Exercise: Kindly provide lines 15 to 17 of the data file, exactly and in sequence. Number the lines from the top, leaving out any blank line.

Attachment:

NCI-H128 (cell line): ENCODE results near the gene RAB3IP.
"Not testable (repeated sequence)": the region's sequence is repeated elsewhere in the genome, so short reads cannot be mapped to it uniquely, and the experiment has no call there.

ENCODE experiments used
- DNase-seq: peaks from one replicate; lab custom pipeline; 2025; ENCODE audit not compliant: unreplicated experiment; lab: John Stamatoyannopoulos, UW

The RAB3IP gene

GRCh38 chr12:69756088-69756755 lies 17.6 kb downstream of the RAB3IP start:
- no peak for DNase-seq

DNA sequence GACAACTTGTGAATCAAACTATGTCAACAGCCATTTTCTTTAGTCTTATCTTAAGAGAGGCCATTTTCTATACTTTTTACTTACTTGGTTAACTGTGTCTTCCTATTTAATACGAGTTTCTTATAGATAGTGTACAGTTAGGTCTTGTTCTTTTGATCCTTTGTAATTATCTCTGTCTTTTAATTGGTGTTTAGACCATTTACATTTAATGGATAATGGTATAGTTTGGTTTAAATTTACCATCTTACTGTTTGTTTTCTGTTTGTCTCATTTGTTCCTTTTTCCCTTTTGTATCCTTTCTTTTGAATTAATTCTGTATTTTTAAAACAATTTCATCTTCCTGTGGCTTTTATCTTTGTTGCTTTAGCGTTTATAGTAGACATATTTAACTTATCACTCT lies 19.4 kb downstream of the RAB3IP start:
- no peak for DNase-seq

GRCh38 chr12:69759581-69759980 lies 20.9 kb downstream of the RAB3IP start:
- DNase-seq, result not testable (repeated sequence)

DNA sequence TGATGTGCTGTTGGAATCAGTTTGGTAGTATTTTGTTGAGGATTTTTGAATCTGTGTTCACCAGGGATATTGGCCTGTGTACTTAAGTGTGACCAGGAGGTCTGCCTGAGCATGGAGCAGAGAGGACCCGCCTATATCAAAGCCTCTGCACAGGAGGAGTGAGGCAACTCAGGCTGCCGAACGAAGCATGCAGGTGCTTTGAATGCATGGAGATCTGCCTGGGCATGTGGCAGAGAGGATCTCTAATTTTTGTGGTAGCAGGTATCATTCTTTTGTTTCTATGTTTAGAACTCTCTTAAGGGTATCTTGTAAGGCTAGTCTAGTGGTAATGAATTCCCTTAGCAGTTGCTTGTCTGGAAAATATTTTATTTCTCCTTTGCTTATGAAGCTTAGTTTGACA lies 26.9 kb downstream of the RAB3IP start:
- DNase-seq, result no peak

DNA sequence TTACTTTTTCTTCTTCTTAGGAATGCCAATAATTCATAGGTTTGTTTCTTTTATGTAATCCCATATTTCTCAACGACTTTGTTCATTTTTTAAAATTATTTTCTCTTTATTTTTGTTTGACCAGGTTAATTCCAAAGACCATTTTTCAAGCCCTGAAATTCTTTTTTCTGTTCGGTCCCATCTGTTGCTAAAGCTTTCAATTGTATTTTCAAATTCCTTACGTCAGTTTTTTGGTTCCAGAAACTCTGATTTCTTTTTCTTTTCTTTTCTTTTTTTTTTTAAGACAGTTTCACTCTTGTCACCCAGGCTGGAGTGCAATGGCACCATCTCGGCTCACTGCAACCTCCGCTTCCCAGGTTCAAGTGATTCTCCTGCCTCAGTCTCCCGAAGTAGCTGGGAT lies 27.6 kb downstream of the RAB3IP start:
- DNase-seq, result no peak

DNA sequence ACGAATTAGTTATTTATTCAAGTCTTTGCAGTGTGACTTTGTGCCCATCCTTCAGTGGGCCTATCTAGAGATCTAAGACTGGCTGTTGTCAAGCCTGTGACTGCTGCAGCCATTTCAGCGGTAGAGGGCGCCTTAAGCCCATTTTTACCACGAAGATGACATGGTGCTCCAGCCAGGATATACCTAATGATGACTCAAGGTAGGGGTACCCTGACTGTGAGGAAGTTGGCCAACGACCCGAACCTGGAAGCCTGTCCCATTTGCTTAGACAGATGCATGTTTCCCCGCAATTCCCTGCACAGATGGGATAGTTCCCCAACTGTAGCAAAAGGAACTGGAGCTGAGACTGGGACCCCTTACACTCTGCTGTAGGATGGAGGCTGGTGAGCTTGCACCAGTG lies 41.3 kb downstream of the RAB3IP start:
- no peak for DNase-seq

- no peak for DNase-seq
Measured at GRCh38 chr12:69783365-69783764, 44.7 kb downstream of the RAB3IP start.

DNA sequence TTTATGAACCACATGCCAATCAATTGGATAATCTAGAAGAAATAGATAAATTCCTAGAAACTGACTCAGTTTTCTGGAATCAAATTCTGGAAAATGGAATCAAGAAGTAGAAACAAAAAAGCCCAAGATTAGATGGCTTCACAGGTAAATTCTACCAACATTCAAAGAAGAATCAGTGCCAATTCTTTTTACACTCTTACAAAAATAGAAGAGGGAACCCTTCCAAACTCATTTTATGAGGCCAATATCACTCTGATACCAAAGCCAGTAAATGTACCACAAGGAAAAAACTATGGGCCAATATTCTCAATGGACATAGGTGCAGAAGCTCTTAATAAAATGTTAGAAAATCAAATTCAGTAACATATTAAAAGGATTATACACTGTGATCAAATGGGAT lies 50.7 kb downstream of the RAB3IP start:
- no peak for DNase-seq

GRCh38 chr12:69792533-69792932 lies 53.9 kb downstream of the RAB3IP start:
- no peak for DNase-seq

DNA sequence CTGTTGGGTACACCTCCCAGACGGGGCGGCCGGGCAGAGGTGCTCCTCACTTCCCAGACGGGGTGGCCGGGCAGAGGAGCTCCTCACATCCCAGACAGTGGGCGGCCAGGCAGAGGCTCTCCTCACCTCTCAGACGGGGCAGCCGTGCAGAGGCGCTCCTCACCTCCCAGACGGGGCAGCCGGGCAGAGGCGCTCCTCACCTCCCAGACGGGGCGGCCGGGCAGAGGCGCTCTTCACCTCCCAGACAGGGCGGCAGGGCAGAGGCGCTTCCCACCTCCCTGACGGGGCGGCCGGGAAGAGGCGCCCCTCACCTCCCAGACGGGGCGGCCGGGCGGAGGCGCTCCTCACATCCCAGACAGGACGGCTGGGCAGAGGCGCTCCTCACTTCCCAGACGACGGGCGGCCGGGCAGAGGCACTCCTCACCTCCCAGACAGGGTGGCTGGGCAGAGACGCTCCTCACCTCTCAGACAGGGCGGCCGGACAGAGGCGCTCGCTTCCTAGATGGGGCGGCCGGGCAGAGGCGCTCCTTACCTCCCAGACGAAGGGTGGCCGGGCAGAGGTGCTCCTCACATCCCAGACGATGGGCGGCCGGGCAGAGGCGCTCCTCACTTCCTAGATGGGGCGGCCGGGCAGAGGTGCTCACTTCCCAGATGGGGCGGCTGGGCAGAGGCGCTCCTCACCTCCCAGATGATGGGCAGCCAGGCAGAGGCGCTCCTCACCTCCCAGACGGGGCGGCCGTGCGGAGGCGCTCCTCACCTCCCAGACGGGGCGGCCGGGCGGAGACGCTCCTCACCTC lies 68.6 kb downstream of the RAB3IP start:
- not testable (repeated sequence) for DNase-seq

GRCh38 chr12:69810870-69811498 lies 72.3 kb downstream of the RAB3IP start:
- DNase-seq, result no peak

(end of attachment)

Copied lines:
- DNase-seq, result no peak

DNA sequence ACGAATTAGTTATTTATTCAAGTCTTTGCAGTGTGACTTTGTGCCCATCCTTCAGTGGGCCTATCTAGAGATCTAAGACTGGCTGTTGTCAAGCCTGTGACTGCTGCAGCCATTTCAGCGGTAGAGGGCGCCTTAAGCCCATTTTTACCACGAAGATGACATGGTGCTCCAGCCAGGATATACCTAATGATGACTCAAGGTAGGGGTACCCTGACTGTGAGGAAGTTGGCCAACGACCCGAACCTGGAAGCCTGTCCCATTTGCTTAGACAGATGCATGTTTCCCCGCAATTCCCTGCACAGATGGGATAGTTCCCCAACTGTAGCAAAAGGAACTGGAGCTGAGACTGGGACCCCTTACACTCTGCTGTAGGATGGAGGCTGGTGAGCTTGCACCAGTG lies 41.3 kb downstream of the RAB3IP start:
- no peak for DNase-seq